Ditching Canned Beans

We usually eat a bean-based meal at least once a week.  I use chickpeas to make hummus, black beans for black bean burgers and taquitos, kidney beans for chili, pinto beans for crockpot refried beans and great northern beans for baked beans.  I prefer to start with dried beans (rather than canned) in order to reduce waste and to eliminate potentially unhealthy additives.  In addition to concerns over BPA in canned foods, canned beans often contain quite a bit of salt.  Preparing dried beans take a while, so I prep them in large batches over the weekend and freeze what I don’t need in 1.5 – 2 c portions (the same size as a can of beans).  Then I can grab what I need out of the freezer for quick weeknight meals.  It’s really not any more difficult than using canned beans.

I usually purchase my dried beans from the bulk bins at Whole Foods.  By using my cloth produce bags, I avoid generating any plastic waste.  Sometimes, I do buy the bags of dried beans at the grocery store, but I find that the quality is not as good (i.e. the beans look like they got chewed up in a machine somewhere along the way).

Here is the method I use for soaking and cooking dried beans, based on the guidelines in  Nourishing Traditions.  Be aware that beans expand during soaking, so use a sufficiently large pot and lots of water.

  1. Rinse beans; remove any broken beans and other debris.
  2. In a large pot, cover beans with 2-3 x more warm, filtered water.
  3. Add a glug or two of apple cider vinegar.
  4. Cover and let sit over night (or up to 24 hours).
  5. Drain and rinse beans.
  6. Return to pot; cover with filtered water.
  7. Bring to a boil; skim off any scum that surfaces.
  8. Simmer gently for 4-8 hours until done, adding more filtered water as necessary.
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4 Responses to Ditching Canned Beans

  1. alisonamazed says:

    Hi there!
    I first switched from canned to dried when I discovered how much better hummus was made from dried chick peas than canned! Then I totally gave up canned beans when it became important for me to eat organic and the diff in price of organic canned beans and regular sent me to the dried bean section. Now I use nothing but organic dried beans – can’t imagine using a tin of beans ever again! As I’m cooking for one and don’t have a freezer, I’ll cook a batch of beans every 3 or 4 days and then prepare them in a variety of ways. Sometimes I’ll also just keep adding new ingredients to a pot of cooked beans to change it up for the next meal.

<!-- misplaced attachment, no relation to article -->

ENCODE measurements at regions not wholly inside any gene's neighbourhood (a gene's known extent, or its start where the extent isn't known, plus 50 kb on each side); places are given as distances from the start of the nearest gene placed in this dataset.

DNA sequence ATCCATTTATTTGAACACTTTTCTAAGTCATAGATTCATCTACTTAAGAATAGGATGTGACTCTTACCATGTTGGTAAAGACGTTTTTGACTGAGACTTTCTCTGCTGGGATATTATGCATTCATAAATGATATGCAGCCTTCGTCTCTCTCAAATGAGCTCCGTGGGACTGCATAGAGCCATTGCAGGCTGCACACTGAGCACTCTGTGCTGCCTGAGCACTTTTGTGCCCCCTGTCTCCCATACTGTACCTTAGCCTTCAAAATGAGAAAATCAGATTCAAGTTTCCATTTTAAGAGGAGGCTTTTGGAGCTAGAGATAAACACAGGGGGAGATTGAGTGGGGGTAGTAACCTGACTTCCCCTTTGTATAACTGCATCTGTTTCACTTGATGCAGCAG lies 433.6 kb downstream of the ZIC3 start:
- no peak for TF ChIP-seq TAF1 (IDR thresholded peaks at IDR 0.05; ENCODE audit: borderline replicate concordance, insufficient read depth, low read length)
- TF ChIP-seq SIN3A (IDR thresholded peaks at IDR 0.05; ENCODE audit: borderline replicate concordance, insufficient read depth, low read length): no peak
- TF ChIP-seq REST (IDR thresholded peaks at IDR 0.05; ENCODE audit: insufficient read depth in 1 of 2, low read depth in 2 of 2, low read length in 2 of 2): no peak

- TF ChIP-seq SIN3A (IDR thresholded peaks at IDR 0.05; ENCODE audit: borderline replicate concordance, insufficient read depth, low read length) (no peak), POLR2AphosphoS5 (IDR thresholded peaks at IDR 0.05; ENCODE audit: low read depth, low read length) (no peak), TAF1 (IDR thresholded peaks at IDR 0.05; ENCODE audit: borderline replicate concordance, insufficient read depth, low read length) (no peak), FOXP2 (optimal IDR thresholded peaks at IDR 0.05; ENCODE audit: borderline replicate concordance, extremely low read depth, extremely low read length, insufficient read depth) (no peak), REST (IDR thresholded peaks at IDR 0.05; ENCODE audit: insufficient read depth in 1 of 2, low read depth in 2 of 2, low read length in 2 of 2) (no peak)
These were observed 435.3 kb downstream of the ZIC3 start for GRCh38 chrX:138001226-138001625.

I’ve never heard of adding cider vinegar to the soaking water, why do you do that?

    • Christina says:

      I like your idea to keep adding new ingredients to a pot of beans! That’s a great way to switch things up. According to Nourishing Traditions, adding vinegar to the soaking water is supposed to facilitate the break down of the anti-nutrients (phytic acid and the like) in the beans which makes them more digestible. I don’t really notice much of a difference, but I figure it can’t hurt!

      • alisonamazed says:

        I don’t have a problem digesting beans – it’s meat, potatoes, excess dairy products and sugar that give me a hard time. Of course, I soak my beans a long time, and rinse them after soaking so they are cooked in new water.

  2. Pingback: Red Kidney Beans with Apples and Kombu | Alison Amazed

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